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Research Papers

Age Dependent Mechanical Properties of the Infant Porcine Parietal Bone and a Correlation to the Human

[+] Author and Article Information
Timothy G. Baumer, Brian J. Powell

Orthopaedic Biomechanics Laboratories, College of Osteopathic Medicine, Michigan State University, East Lansing, MI 48824

Todd W. Fenton

Department of Anthropology, College of Social Sciences, Michigan State University, East Lansing, MI 48824

Roger C. Haut

Orthopaedic Biomechanics Laboratories, College of Osteopathic Medicine, Michigan State University, A407 East Fee Hall, East Lansing, MI 48824haut@msu.edu

J Biomech Eng 131(11), 111006 (Oct 21, 2009) (6 pages) doi:10.1115/1.4000081 History: Received January 21, 2009; Revised May 14, 2009; Posted September 01, 2009; Published October 21, 2009

An infant less than 18 months of age with a skull fracture has a one in three chance of abuse. Injury biomechanics are often used in the investigation of these cases. In addition to case-based investigations, computer modeling, and test dummies, animal model studies can aid in these investigations. This study documents age effects on the mechanical properties of parietal bone and coronal suture in porcine infants and correlates the bending properties of the bone to existing human infant data. Three beam specimens were cut from porcine specimens aged 3 days, 7 days, 10 days, 14 days, 18 days, and 21 days: one across the coronal suture and two from the parietal bone, one parallel to and one perpendicular to the coronal suture. An actuator-mounted probe applied four-point bending in displacement control at 25 mm/s until failure. Bending stiffness of bone specimens increased with age; bone-suture-bone specimens showed no change up to 14 days but increased from 14 days to 18 days. All three specimen types showed decreases in ultimate stress with age. Ultimate strain for the bone-suture-bone specimens was significantly higher than that for the bone specimens up to 14 days with no differences thereafter. There was no change in the bending modulus with age for any specimen type. Bone-suture-bone bending modulus was lower than that of the bone specimens up to 14 days with no differences thereafter. There was no change in strain energy to failure with age for the bone specimens; bone-suture-bone specimens showed no change up to 14 days but decreased from 14 days to 18 days. There was an increase in specimen porosity with age. Correlation analysis revealed a weak (0.39) but significant and negative correlation between ultimate stress and porosity. While the mechanical properties of parietal bone and coronal suture did not change significantly with age, bone specimens showed an increase in bending stiffness with age. Bone-suture-bone specimens showed an increase in bending stiffness only between 14 days and 18 days of age. Correlation analyses using existing and new data to compute the bending rigidity of infant parietal bone specimens suggested that days of pig age may correlate with months of human age during the most common time frame of childhood abuse cases.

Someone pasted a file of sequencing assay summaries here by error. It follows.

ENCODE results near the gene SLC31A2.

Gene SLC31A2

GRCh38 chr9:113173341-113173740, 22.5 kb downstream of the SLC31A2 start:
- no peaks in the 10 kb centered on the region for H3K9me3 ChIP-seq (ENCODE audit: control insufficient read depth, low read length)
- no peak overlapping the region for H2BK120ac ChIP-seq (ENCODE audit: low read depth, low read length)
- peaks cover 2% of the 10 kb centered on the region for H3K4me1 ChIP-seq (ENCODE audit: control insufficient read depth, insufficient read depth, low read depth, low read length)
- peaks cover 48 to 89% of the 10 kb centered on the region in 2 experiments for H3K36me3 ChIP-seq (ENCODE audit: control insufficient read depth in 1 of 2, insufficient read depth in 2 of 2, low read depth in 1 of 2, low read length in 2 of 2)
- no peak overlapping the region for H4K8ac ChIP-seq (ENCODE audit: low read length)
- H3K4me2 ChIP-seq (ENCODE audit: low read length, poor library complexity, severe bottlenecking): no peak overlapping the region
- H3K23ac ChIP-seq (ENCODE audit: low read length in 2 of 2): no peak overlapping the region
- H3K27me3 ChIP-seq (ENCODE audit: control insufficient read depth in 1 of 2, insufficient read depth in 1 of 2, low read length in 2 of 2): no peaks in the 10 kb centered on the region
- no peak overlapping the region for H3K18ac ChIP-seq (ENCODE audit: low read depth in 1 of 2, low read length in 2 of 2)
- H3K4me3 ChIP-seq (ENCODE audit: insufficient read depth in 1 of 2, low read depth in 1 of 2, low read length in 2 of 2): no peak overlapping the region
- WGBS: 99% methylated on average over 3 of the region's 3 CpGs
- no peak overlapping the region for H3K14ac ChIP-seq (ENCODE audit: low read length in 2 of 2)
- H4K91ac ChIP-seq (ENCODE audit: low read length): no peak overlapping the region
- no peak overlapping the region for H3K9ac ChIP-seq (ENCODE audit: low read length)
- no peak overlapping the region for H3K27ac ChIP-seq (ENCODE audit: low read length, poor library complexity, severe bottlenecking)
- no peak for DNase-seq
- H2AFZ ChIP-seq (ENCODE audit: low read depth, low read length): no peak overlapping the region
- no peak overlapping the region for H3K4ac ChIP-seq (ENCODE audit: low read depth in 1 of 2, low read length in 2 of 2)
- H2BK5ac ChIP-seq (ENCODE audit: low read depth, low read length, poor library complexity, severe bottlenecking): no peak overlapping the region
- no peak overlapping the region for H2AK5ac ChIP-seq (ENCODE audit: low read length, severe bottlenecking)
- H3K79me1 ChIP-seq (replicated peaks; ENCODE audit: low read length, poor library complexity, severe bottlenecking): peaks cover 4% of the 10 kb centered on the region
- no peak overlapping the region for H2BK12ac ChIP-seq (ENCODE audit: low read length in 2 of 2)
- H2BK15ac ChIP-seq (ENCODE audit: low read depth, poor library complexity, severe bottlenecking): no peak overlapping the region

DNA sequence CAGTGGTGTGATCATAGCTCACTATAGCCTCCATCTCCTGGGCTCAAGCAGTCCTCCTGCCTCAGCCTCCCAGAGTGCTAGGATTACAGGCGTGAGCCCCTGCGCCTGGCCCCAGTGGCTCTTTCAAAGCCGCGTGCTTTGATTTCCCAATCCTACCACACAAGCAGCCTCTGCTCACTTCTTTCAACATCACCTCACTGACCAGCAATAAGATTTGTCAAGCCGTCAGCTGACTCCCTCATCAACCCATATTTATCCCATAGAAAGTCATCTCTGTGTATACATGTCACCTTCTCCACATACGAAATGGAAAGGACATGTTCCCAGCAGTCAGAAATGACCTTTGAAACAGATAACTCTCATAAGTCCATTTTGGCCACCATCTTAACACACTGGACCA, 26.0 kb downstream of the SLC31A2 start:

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Copyright © 2009 by American Society of Mechanical Engineers
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Figures

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Figure 1

Top view of cranium with locations of the beam specimens

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Figure 2

Diagram of testing fixture

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Figure 3

Representative stained cross section of a beam from a 14 day specimen showing separation of compact and porous layers: The voids in the bone matrix were colored black and the box represents the analyzed area of a test specimen

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Figure 4

Recorded values of stiffness for (a) both orientations of bone and (b) bone-suture-bone specimens from 3 days to 21 days. *Significantly different means.

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Figure 5

Linear regressions of ultimate stress for bone and bone-suture-bone specimens against age

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Figure 6

Ultimate strain for bone and bone-suture-bone specimens. *Significantly different means.

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Figure 7

Bending modulus for bone and bone-suture-bone specimens versus age. *Significantly different means.

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Figure 8

Strain energy of bone and bone-suture bone specimens versus age. *Significantly different means.

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Figure 9

Linear regression analyses of both orientations of infant porcine bone specimens against age. Both orientations displayed significant dependencies on age.

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Figure 10

Bending rigidity of human and porcine specimens versus age (human in months; porcine in days): The human data were based on the data from Coats and Margulies (13) and the unpublished data from Li (14)

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